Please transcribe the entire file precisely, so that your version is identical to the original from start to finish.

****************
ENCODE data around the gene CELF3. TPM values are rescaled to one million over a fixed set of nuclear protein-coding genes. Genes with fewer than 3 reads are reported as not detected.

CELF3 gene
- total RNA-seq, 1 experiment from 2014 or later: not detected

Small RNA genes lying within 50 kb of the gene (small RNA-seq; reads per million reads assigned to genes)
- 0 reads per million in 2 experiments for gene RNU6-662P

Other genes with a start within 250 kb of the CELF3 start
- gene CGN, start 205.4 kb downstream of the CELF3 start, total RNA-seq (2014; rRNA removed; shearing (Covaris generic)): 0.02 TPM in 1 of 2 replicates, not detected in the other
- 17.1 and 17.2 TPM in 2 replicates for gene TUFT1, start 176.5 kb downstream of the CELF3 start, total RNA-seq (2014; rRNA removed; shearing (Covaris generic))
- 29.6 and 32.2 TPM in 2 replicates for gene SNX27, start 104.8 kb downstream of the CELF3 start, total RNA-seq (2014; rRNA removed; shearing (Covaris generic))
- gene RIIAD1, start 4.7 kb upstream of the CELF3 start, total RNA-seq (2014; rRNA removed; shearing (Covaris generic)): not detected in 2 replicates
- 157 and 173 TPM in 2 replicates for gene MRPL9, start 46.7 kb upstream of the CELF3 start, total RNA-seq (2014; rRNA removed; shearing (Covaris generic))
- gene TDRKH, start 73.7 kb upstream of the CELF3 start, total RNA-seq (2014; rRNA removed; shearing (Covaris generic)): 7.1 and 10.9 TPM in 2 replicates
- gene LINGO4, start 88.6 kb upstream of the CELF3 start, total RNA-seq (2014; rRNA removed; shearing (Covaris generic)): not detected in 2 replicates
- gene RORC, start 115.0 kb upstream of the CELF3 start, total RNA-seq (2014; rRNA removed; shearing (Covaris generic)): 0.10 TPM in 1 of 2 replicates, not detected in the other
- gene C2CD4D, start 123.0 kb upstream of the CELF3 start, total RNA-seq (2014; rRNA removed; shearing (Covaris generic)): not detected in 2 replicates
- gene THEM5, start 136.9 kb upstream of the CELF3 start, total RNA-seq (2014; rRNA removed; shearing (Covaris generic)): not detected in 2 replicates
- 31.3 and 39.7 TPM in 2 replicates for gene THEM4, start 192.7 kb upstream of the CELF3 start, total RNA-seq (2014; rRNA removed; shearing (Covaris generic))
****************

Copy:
ENCODE data around the gene CELF3. TPM values are rescaled to one million over a fixed set of nuclear protein-coding genes. Genes with fewer than 3 reads are reported as not detected.

CELF3 gene
- total RNA-seq, 1 experiment from 2014 or later: not detected

Small RNA genes lying within 50 kb of the gene (small RNA-seq; reads per million reads assigned to genes)
- 0 reads per million in 2 experiments for gene RNU6-662P

Other genes with a start within 250 kb of the CELF3 start
- gene CGN, start 205.4 kb downstream of the CELF3 start, total RNA-seq (2014; rRNA removed; shearing (Covaris generic)): 0.02 TPM in 1 of 2 replicates, not detected in the other
- 17.1 and 17.2 TPM in 2 replicates for gene TUFT1, start 176.5 kb downstream of the CELF3 start, total RNA-seq (2014; rRNA removed; shearing (Covaris generic))
- 29.6 and 32.2 TPM in 2 replicates for gene SNX27, start 104.8 kb downstream of the CELF3 start, total RNA-seq (2014; rRNA removed; shearing (Covaris generic))
- gene RIIAD1, start 4.7 kb upstream of the CELF3 start, total RNA-seq (2014; rRNA removed; shearing (Covaris generic)): not detected in 2 replicates
- 157 and 173 TPM in 2 replicates for gene MRPL9, start 46.7 kb upstream of the CELF3 start, total RNA-seq (2014; rRNA removed; shearing (Covaris generic))
- gene TDRKH, start 73.7 kb upstream of the CELF3 start, total RNA-seq (2014; rRNA removed; shearing (Covaris generic)): 7.1 and 10.9 TPM in 2 replicates
- gene LINGO4, start 88.6 kb upstream of the CELF3 start, total RNA-seq (2014; rRNA removed; shearing (Covaris generic)): not detected in 2 replicates
- gene RORC, start 115.0 kb upstream of the CELF3 start, total RNA-seq (2014; rRNA removed; shearing (Covaris generic)): 0.10 TPM in 1 of 2 replicates, not detected in the other
- gene C2CD4D, start 123.0 kb upstream of the CELF3 start, total RNA-seq (2014; rRNA removed; shearing (Covaris generic)): not detected in 2 replicates
- gene THEM5, start 136.9 kb upstream of the CELF3 start, total RNA-seq (2014; rRNA removed; shearing (Covaris generic)): not detected in 2 replicates
- 31.3 and 39.7 TPM in 2 replicates for gene THEM4, start 192.7 kb upstream of the CELF3 start, total RNA-seq (2014; rRNA removed; shearing (Covaris generic))